The reuse and recycling of solid wastes can also serve as a means for conservation of energy. In the light of this, let use see, what are the principles guiding the management of solid wastes. Recognizing that our resources are finite and continued pollution will be difficult to rectify in coming times, the management of solid wastes has become important.

Before disposal, a waste should be considered for the following possibilities:

  • Reduction in raw materials and solid waste quantities
  • Reuse of waste materials
  • Materials recovery
  • Energy recovery

i) Reduction in Raw Materials and solid Waste

Solid wastes are generated at the start of the process beginning with the mining of raw material. Thereafter, solid wastes are generated at every step in the process of conversion of goods into products. The products are then used by the consumer whence again wastes are generated. Clearly if a reduction in the usage of raw materials is to occur the quantity of waste must be curtailed. This can be achieved by


(a) Reducing the amount of materials used in the manufacture of a product,

(b) Increasing the life of the product, and

(c) Reducing the amount of materials used for packing the consumer goods.

ii) Reuse of Waste Materials


Reuse of waste materials now occurs most commonly in those situations where a product has utility in more than one application. For example, the paper bags used to bring home groceries are used to store household wastes prior to placing them in containers used for storage for collection. Soup and vegetable containers are used to store cooking medium, like ghee or oil.

Newspapers are used to start fires in fireplaces; they are also tightly rolled and used as logs for burning. While all the above reuses are important, their impact on generation of solid wastes is minimal. A much larger impact would occur if this habit is encouraged on a large-scale, in urban and town communities.

iii) Material Recovery and Recycling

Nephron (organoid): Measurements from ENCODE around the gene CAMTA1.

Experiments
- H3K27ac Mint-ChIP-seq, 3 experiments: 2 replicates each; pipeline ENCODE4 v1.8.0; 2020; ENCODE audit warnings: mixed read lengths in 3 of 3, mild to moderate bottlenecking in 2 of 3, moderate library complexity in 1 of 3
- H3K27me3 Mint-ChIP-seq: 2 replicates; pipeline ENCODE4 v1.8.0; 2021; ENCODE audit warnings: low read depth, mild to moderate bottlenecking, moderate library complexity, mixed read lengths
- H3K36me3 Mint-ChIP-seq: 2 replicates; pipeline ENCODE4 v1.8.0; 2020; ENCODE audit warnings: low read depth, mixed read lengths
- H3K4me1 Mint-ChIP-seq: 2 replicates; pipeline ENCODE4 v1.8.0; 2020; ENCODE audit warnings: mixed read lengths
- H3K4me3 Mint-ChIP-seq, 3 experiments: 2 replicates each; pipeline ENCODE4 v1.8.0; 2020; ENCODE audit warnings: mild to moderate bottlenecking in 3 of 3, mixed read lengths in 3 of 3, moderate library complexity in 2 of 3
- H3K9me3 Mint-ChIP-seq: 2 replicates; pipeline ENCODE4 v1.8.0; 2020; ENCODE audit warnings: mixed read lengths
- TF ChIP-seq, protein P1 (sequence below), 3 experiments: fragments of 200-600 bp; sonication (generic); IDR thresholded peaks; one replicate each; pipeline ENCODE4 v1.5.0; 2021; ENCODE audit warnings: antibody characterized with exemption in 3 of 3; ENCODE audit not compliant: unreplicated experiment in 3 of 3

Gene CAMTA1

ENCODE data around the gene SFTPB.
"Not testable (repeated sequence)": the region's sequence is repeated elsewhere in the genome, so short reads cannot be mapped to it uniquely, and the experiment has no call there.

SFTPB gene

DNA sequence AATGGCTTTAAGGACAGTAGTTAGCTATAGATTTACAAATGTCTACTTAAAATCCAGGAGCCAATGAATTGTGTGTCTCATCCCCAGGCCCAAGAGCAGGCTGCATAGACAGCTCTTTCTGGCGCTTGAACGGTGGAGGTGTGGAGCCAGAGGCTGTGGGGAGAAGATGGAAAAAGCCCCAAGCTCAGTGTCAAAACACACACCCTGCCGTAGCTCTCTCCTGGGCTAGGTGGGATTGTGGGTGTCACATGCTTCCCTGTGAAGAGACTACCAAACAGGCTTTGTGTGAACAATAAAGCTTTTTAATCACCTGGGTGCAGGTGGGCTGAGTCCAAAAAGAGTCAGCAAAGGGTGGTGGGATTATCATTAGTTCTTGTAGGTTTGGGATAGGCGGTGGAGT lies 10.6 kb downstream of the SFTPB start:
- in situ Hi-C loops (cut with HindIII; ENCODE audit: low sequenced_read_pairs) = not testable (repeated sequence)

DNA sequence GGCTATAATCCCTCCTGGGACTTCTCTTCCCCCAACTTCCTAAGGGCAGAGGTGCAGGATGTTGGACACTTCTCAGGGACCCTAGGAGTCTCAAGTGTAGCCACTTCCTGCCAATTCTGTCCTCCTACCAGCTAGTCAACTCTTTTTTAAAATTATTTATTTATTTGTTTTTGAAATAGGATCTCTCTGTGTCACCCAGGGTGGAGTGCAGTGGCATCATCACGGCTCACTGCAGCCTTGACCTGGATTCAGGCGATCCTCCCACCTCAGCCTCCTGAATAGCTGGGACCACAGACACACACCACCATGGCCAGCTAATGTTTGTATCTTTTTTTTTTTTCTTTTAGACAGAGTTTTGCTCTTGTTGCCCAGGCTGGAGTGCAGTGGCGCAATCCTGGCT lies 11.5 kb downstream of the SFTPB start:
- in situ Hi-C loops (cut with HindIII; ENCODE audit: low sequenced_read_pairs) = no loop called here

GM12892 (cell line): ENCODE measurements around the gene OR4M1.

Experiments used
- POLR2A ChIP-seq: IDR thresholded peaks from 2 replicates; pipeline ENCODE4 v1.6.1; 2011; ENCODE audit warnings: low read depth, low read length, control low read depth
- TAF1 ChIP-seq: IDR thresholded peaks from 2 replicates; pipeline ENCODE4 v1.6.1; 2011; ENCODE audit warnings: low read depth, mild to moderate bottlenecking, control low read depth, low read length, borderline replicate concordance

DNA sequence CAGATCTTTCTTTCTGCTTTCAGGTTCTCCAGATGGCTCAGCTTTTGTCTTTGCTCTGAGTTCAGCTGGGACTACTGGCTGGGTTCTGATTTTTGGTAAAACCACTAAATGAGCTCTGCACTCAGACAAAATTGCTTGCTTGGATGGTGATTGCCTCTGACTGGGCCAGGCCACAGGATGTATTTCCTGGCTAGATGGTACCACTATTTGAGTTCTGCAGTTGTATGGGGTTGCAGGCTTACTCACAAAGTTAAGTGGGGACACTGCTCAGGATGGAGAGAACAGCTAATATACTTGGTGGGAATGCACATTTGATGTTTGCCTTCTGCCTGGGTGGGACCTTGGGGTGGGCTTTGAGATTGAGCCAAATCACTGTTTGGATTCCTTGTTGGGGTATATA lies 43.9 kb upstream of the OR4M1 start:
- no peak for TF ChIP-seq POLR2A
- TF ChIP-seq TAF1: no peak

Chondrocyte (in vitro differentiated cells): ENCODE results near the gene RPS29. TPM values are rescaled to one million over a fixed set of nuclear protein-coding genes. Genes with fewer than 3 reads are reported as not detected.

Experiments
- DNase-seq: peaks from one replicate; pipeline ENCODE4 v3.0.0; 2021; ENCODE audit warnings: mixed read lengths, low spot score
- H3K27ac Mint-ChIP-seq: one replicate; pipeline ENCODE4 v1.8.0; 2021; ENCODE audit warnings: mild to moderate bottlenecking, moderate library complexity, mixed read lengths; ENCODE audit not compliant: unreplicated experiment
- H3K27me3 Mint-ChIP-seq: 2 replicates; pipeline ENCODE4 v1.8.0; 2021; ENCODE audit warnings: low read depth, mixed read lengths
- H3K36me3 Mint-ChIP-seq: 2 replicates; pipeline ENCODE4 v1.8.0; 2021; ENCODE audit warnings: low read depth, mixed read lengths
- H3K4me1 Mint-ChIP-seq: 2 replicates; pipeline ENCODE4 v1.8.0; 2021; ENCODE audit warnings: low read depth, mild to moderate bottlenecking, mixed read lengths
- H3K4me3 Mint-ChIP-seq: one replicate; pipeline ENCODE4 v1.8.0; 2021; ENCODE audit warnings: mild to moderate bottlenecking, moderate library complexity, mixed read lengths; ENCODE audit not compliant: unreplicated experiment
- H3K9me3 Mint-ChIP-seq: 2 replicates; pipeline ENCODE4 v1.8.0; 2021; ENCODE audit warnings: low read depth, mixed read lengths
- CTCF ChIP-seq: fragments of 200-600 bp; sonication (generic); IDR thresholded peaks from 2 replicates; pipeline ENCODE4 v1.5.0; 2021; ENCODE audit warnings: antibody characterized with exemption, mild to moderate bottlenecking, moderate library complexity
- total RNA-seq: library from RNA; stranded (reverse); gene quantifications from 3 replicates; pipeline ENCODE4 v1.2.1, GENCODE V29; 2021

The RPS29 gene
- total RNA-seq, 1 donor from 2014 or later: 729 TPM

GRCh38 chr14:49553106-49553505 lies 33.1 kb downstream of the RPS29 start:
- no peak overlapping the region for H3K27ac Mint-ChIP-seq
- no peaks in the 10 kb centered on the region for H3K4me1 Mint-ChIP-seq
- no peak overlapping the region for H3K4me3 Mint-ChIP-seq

A number of materials present in municipal and industrial waste are suitable for recovery and recycling about 10-15 percent of solid waste are recoverable. Most suitable candidates are the wastes generated by paper, cardboard, glass, ferrous metals, metals (mostly aluminum) and rubber. On the country, plastics, leather, textile and food wastes are unsuitable candidates for materials recovery. This is why; it is advisable to save on the number of polyethylene packets, when purchasing consumer goods.


Fly ash, which is a dust like by-product of the thermal powder plants, is produced in huge quantities. Over 22mt of fly ash from thermal power sector was available for utilization in 1985-86. It appears that the fly ash can be compressed into bricks as such or in combination with cement etc., that can be used for building houses.

iv) Energy Recovery

Alter segregation of wastes in the above-mentioned categories, the remainder is considered for the recovery of heat by burning (incineration). Because about 70 percent of the components that comprise solid waste are organic, the potential for recovery of heat energy is high. The energy content in the waste matter is converted to a form that can be used more easily. The remainder (ash) is also more compact and weighs less, occupying a smaller volume.

A wide variety of waste construction materials, municipal sewage and industrial by-products, forestry waste and urban waste (like rags, plastic bags, newspapers, etc.) are generated by modern human activities. Such wastes can be used for incineration to recover their heat energy. For instance, about 10 percent biomass produced in paddy fields forms rice grain, the remaining 90 percent is usually burnt but can be put to good use. If burnt in skillfully managed incinerators, paddy straw turns out to be far cheaper (about one third) than local as fuel for power generation. It has substantial energy value ranging from 3,200 to 3,500 kcal/kg. The availability of paddy straw is also good. In Punjab alone, bout 5 Mt paddy straw is available. In remote areas, for power generation through small and medium units, the bulk of power needs of the farm sector can be easily met by using paddy straw.


Conservation of Physical Resources

Man is integral part of the biosphere and therefore, is totally dependent on its recourses. His future and even his survival, depends upon the rational use and conservation of the resources available to him.

If the environment is to continue to sustain life, it must be protected from the consequences of our own actions. Breathable air, clean water, fertile soil, and innumerable life forms, are all important resources that are vital to our own survival. This is particularly important because physical resources are limited.